There is indeed an attractive self-mockery in Lola. Her marriage to James soon ended in acrimony. James had been in the habit of noting down his wife’s transgressions in a pocket notebook. On the voyage back to England, doubly disgraced by her original elopement and failed marriage, she was banned from the Captain’s table on grounds of her “unguarded and flighty” behavior with George Lennox, young nephew of the Duke of Richmond. The Captain’s maid stationed herself outside the cabin door, knowing that the rolling of the ship sometimes threw the door open. She was rewarded by the sight of the couple kissing, Mrs. James dressed only in her stays and petticoats. More than once Lieutenant Lennox was caught in the act of lacing up the stays.

She was at her most creative in her most despairing moments. At the age of twenty-two, deserted by Lennox, sued for divorce by James, with no means of financial support, she invented a new masculine-féminine persona, acquired her foreign accent (which was never quite consistent), learned to roll the cigarettes she chain-smoked and which became her symbol. It seems likely that Lola Montez was the first woman to be photographed while smoking. She also became addicted to pungent small cigars.

In early Victorian London the Spanish were in fashion. Seymour reminds us that many of the popular ballerinas of the period, including Fanny Elssler, Marie Taglioni, and Fanny Cerito, were introducing Spanish boleros, chacuchas, and fandangos into their repertoire. He might have added that within another decade Pepita, “the Star of Andalusia,” would be dancing on the very London stage where Lola made her debut. Pepita, the daughter of a Malaga barber, was for many years the mistress of the aristocratic English diplomat Lionel Sackville-West, and was the mother of the future Lady Sackville and grandmother of Vita Sackville-West. As with Lola Montez, it appears that the success of her performance relied more on bravura sexuality than finesse of technique.

One of the strengths of Seymour’s book is the record it provides of Montez in performance, drawn from contemporary newspaper reviews. The “El Oleano” dance contained what became a famous sequence, “death to the tarantula,” in which the dancer searched in her skirts to find the spider. (In 1853 in San Francisco a reporter felt that the search was in regions “rather higher than was proper in so public a place.”) Once located, the spider was destroyed in a series of movements designed to show Lola as contemptuous avenger: “the head lifted and thrown back, the flashing eye, the fierce and protruded foot which crushed the insect.” Audiences were to learn to clamor for the Spider Dance, whipping up the expectation: “Spider, Spider, Spider!” To a late-twentieth-century reader, one of the striking aspects of her story is her shrewd understanding of the commercial value of hype.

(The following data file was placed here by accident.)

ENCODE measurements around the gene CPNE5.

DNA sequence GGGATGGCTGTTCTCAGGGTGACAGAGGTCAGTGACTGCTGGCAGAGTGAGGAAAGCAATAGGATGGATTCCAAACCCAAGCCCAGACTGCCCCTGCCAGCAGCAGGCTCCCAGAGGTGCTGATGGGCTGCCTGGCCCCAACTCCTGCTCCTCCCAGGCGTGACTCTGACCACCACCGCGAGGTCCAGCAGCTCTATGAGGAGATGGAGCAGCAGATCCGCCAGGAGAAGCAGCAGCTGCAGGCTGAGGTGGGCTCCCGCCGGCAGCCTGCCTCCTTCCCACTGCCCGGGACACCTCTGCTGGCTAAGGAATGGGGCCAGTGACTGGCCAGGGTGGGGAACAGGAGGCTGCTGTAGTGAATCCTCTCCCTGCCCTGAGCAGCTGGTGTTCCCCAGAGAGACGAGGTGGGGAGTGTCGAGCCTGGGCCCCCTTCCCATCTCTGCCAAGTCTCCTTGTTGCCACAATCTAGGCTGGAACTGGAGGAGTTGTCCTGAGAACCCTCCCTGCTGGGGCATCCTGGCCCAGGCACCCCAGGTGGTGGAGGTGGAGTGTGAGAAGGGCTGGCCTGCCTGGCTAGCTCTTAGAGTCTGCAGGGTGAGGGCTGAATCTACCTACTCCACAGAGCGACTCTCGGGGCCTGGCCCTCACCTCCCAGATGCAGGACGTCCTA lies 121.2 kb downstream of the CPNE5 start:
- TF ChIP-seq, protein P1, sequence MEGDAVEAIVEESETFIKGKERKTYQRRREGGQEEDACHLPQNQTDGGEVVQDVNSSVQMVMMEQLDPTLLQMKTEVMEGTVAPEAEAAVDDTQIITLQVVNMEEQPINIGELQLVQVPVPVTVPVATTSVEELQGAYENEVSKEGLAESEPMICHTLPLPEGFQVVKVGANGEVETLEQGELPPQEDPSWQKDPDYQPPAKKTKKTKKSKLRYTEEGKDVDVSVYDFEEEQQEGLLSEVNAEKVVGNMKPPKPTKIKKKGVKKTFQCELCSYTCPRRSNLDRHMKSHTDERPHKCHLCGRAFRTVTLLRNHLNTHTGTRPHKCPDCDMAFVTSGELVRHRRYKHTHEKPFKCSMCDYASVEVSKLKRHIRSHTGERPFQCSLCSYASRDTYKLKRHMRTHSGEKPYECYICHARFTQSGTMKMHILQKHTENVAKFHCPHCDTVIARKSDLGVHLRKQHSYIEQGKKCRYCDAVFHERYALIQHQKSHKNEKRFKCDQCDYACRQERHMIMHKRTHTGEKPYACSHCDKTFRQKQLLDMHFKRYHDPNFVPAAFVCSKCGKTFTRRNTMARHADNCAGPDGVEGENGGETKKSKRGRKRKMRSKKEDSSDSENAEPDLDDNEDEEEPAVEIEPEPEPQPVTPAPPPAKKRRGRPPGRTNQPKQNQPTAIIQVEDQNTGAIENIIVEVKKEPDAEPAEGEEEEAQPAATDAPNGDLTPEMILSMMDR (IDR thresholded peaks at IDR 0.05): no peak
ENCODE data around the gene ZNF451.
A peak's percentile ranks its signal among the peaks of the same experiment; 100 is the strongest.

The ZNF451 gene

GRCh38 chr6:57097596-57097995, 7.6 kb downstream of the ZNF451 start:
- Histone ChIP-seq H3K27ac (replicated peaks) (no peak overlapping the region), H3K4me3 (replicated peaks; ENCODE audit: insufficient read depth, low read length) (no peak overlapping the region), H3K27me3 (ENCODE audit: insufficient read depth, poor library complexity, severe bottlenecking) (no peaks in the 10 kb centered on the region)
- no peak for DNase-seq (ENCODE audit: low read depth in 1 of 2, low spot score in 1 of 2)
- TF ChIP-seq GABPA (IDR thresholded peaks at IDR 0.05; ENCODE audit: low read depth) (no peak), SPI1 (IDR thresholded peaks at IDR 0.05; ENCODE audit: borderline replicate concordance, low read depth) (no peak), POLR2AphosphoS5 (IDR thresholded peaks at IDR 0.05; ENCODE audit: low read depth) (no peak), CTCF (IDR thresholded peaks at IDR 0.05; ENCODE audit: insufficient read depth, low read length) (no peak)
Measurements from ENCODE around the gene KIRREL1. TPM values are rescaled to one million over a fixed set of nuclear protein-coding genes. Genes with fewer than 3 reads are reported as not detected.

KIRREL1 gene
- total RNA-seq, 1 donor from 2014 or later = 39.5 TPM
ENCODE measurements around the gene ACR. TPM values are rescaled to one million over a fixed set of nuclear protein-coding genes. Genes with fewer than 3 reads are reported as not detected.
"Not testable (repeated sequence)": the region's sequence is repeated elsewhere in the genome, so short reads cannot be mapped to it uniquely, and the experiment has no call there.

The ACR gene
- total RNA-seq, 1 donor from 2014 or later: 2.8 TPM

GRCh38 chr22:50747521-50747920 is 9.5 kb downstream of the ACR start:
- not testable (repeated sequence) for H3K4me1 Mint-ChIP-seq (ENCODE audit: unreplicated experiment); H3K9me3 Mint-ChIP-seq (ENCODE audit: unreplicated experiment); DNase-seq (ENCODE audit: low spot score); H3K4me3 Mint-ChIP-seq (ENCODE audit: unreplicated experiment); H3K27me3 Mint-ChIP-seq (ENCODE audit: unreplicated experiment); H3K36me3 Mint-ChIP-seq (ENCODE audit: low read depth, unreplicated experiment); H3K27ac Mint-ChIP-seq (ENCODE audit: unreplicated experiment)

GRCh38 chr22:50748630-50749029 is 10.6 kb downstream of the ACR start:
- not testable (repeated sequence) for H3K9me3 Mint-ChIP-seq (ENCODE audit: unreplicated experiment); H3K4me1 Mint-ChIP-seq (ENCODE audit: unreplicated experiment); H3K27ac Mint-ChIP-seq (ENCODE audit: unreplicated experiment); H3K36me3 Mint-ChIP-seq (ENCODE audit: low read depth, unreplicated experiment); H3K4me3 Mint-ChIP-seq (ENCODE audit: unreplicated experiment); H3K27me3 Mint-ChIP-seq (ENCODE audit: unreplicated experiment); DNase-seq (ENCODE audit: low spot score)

The debacle at Her Majesty’s Theatre in summer 1843 put paid to further public appearances in London, and Montez set out on a European tour. She created a career that depended partly on a veneer of propriety: her contacts in Dresden appear to have believed her story of having delighted Queen Victoria with her singing, although it was not true. At the same time she was dicing with indecency. The first explicit references to her blatant sexuality occur in a review of her performance in Berlin later in the summer of 1843:

Her dancing, however, was no dancing at all but a physical invitation. If it is said of Taglioni that she writes world history with her feet, so it can be said of Donna Montez that she writes Casanova’s Memoirs with her whole body.

A female Casanova? Much of the scandal that attached to Lola springs from her taking the sexual initiative. One of the first of her quarries was Prince Heinrich LXXII, a German relative of Queen Victoria’s and feudal lord of a bucolic principality of 165 square miles in Thuringia, in southeastern Germany. All male children in the Reuss dynasty were named Heinrich. Montez herself proposed the visit to the capital city of Ebersdorf to visit Heinrich LXXII, who was distinguished by the title of Serenissimus. With her peculiar capacity for commotion she upset the rustic breakfast at his hunting lodge of Weidmannsheil, threatening His Serenissimus with the little dagger she kept in her belt. Expelled from the kingdom she replied with the comeback that makes Montez the model for the Hollywood wisecracking woman, “That’s not such a long trip!”

In Berlin she established herself quickly in court circles. Her reputation with celebrity audiences was always more stable than with the general public or the press. In 1843, in a dazzling silver-and-white costume, she danced a command performance of “Los Boleros de Cadix” before King Friedrich Wilhelm IV and Czar Nicholas I of Russia, who was then on a state visit to Prussia, at the Neues Palais in Potsdam. The Czar’s visit provided the occasion for one of the incidents essential to the Lola Montez legend. It was on the Berlin military parade ground that Lola—mounted and wearing her fashionably cut “amazon” riding habit—struck with her whip at the gendarme attempting to prevent her from entering the area reserved for the nobles who accompanied the Czar and King.